It is never too early to talk to your child about sex. Ideally, the “sex” talk should begin at birth. Use correct words for genitalia when changing diapers or giving your child a bath. Make positive statements about their body (and yours) throughout their childhood. Early childhood is when boundaries should be taught, that their private parts are their own and no one else should touch them. The same is true about other people’s private parts. Introduce the physiological aspects of sexuality in the elementary school years, with anatomy lessons, including the different processes that occur, such as hormonal and physical changes, pregnancy and orgasms.

I recommend that birth control and STD protection issues be brought up during elementary school years, even if you are a strong believer in abstinence before marriage. Hearing about both birth control and abstinence at the same time does not lead to children engaging in sexual activity earlier. Parents should remember that children hear alternative, even conflicting views about many topics in their lives. Presenting children with choices teaches them decision making skills.

Children are being exposed to sexual topics outside of the home at an earlier age, and they will be safer if they have heard about them from you. In addition, talking about birth control and STDs helps children open up about other sexuality related topics; they are less shy about sharing what they have been exposed to at school and in the media. Don’t be afraid of letting them know the meanings of words they hear, ie blow jobs, fuck, cunt, etc. These are valuable opportunities for parents to express their views on acceptable sexual behavior.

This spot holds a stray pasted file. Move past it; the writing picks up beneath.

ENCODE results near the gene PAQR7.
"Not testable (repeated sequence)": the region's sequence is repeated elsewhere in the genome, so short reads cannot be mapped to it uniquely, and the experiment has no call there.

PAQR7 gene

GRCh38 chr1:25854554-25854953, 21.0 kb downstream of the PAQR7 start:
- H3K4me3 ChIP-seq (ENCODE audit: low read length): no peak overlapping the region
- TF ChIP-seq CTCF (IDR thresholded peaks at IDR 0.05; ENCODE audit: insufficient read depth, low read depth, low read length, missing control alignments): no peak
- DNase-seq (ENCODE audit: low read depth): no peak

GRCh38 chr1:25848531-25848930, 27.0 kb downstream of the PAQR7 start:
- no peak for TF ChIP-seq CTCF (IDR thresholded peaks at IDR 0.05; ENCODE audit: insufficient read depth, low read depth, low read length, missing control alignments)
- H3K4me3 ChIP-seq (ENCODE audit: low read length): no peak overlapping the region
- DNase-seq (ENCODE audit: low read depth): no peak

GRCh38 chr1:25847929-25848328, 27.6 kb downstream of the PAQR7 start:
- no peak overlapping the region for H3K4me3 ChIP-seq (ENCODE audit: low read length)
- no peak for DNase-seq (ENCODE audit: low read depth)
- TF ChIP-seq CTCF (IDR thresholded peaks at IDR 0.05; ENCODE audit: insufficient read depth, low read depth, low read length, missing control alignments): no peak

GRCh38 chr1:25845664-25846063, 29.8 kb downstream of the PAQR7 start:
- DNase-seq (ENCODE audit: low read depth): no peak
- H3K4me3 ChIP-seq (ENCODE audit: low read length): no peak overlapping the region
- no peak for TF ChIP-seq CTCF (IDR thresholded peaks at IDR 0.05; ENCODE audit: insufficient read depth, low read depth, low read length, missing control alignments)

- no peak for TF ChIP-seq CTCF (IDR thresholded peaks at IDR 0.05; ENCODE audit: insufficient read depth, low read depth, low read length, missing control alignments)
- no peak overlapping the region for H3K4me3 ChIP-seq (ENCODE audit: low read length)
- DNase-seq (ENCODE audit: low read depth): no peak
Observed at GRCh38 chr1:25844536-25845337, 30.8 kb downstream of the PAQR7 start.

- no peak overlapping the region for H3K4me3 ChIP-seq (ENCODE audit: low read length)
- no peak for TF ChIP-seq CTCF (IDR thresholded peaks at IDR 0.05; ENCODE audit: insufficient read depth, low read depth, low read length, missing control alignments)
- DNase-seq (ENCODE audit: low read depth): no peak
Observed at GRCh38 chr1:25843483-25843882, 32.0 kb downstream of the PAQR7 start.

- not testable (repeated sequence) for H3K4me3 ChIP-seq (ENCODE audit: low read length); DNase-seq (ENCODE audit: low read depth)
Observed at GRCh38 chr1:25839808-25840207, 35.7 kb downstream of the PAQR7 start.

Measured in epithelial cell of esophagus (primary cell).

Explore your own thoughts and feelings about sexuality. If you are uncomfortable discussing the topic of sexuality, try to figure out why. Are you unhappy with your own sex life? Are you disappointed with the level of satisfaction you are achieving? Maybe you have a history of domestic abuse or childhood sexual abuse. Were you taught negative views about sexual expression during your own childhood? Or, perhaps you are mourning the loss of a relationship. Getting in touch with your own emotional feelings regarding your sexuality will help you address the emotional impact sexual expression has on your teenager.